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Central Ohio Families Turn To Underground Shelters To Stay Safe

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UPDATED: Tuesday February 11, 2014 9:39 PM

In recent years we have seen coverage of major tornados in Joplin, Missouri and Moore, Oklahoma.  

At home, people have been struggling with damaging straight line winds and a derecho. All of this has some residents considering having a safe place in their home or on their property - if they don’t already have one.

10TV spoke with Carla Camp, who acted on her family’s fears.  For many years Carla and her family have lived in a home on an open field in Fayette County.

Their home has no basement and no real protection from the severe weather, and they are all too aware it happens here in Ohio.

Camp says her husband’s family was in the Xenia tornado in 1974. His relatives did survive but 34 people lost their lives.

Video from that day reminds the Camp family how violent storms can be, and what could possibly come their way.

The Camp’s were tired of worrying about it though.  So steps from their house, they installed an underground safe room.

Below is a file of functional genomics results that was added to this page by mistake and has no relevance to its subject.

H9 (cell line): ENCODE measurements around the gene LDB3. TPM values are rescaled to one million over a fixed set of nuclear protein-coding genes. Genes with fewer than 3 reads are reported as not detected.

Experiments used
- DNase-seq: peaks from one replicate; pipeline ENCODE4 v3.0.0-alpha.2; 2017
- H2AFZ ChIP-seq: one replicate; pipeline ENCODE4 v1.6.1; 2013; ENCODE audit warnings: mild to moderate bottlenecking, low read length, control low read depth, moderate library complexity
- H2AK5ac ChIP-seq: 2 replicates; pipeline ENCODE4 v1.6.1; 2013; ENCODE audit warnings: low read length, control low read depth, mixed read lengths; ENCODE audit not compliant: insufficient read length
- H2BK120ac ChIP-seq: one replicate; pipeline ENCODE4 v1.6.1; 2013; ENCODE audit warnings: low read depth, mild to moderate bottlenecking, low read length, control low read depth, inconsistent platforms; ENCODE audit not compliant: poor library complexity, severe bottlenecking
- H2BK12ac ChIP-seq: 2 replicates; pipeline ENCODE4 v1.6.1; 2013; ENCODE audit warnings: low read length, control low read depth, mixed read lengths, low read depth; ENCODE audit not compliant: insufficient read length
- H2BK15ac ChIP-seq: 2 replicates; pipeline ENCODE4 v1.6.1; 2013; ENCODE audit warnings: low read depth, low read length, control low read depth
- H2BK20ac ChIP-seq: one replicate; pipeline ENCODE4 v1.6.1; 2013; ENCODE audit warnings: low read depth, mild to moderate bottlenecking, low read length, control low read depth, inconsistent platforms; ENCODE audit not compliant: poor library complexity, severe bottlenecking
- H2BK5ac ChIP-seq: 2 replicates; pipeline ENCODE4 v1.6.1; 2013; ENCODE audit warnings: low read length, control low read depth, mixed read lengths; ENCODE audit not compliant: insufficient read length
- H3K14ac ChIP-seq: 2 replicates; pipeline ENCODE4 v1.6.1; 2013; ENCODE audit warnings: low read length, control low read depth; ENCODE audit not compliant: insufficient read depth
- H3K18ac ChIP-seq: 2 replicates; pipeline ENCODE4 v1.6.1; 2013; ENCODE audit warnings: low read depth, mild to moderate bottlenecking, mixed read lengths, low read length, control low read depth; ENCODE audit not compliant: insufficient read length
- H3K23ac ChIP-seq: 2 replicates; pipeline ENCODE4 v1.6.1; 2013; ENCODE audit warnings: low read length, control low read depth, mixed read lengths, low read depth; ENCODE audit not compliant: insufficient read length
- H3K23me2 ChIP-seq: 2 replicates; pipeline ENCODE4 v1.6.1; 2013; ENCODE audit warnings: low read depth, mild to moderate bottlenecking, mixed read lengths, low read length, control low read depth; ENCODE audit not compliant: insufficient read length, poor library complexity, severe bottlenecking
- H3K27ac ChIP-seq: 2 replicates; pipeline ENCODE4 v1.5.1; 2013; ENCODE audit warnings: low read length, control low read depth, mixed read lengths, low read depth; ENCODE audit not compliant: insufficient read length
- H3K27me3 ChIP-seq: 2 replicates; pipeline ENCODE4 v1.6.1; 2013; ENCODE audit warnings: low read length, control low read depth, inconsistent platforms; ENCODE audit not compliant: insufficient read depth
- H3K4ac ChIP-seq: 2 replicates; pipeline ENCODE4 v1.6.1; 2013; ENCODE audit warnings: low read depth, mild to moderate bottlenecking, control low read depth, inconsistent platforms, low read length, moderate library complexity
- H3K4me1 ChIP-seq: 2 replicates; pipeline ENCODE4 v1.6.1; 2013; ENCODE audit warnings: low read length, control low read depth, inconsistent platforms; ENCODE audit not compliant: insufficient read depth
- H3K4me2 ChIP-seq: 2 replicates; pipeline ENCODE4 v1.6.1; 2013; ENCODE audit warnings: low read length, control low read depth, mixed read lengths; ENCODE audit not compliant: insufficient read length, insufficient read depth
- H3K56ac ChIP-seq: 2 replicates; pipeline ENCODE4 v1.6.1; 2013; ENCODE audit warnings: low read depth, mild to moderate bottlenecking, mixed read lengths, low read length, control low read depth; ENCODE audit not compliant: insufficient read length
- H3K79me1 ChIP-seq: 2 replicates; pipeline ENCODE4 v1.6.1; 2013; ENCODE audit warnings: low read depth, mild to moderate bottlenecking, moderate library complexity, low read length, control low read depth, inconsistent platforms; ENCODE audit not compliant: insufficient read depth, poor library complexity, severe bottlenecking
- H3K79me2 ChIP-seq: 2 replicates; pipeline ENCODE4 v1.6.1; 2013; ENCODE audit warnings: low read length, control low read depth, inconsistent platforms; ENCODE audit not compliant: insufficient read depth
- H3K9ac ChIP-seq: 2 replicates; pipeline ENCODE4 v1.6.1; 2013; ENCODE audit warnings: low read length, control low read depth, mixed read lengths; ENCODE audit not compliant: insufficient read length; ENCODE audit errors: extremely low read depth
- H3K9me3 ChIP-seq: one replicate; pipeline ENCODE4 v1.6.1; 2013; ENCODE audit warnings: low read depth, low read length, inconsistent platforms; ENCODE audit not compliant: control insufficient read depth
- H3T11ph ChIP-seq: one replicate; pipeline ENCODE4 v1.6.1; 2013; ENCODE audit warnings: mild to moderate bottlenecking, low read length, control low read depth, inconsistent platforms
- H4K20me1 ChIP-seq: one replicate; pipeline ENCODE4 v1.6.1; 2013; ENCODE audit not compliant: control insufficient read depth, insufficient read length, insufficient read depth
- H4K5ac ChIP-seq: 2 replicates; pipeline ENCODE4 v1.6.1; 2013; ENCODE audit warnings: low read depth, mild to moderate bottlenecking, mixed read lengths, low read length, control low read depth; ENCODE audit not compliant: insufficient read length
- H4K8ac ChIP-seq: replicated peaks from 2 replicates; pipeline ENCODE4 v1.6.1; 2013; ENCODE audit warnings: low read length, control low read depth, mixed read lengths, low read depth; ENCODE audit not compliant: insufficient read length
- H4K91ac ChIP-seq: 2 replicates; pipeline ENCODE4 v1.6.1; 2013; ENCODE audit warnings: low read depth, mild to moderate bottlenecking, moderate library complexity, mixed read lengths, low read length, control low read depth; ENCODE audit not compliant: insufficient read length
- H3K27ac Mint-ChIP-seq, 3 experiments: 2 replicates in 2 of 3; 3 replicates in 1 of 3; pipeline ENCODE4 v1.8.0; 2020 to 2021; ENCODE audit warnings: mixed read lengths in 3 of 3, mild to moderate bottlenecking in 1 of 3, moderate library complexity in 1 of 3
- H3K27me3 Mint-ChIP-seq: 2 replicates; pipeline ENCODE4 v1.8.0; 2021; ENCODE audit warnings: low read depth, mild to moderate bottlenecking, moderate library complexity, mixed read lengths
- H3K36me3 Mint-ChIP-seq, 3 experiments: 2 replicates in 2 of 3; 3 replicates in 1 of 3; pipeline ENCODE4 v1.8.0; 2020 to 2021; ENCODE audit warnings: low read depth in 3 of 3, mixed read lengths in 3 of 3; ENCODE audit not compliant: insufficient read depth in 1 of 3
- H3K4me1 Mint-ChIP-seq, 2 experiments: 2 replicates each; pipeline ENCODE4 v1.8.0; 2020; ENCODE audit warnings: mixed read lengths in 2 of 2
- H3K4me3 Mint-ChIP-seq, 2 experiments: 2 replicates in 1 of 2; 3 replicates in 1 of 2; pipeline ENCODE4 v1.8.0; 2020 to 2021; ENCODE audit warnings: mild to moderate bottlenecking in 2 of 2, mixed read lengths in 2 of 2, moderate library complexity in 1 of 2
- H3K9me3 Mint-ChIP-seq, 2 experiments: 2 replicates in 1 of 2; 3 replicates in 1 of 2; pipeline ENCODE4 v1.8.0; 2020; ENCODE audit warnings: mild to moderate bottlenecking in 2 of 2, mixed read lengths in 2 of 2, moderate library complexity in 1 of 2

Now all the Camp family has to do is open the hatch and walk downstairs out of harm’s way.

It’s made of ten gauge steel with reinforcement.

Survive-A-Storm Shelters made the prefabricated shelter, shipped it, and excavated an area to accommodate the unit. The Camp family’s seats eight people.

Survive-A-Storm’s Matt Williams described it.  He said, “The shelter is built to FEMA guidelines which provides near absolute protection against an EF 5 tornado.”

Williams also says his company does panic rooms.

Those can include bullet proof panels, security systems, cell phones, and sometimes camera surveillance. They give their clients a safe place to retreat in the event of an intruder.

“The panic rooms are becoming more popular in the areas containing high net worth individuals, coupled with the risk of tornados,” said Williams.

It is risk that motivated Carla to apply for Ohio’s  safe room rebate lottery.

A letter arrived that told Camp she was one of 150 people who won; meaning FEMA dollars through a state program covered about 85 percent of the cost of her escape place.

Now, when skies grow dark Camp’s daughter doesn't ask where they will go - they know.

“For that peace of mind, knowing that if something happens we have some place to go. It’s well worth it.”

The retailer 10TV spoke with says its safe rooms start at about $4,500 and can run up to $10,000.  Panic rooms can cost 30 to 50 percent more than that.

The homeowner in this story received a substantial rebate for her safe room through a special program.  The Ohio EMA says that rebate likely will happen again, but it can’t say when.  You can check their website at EMA.OHIO.gov.

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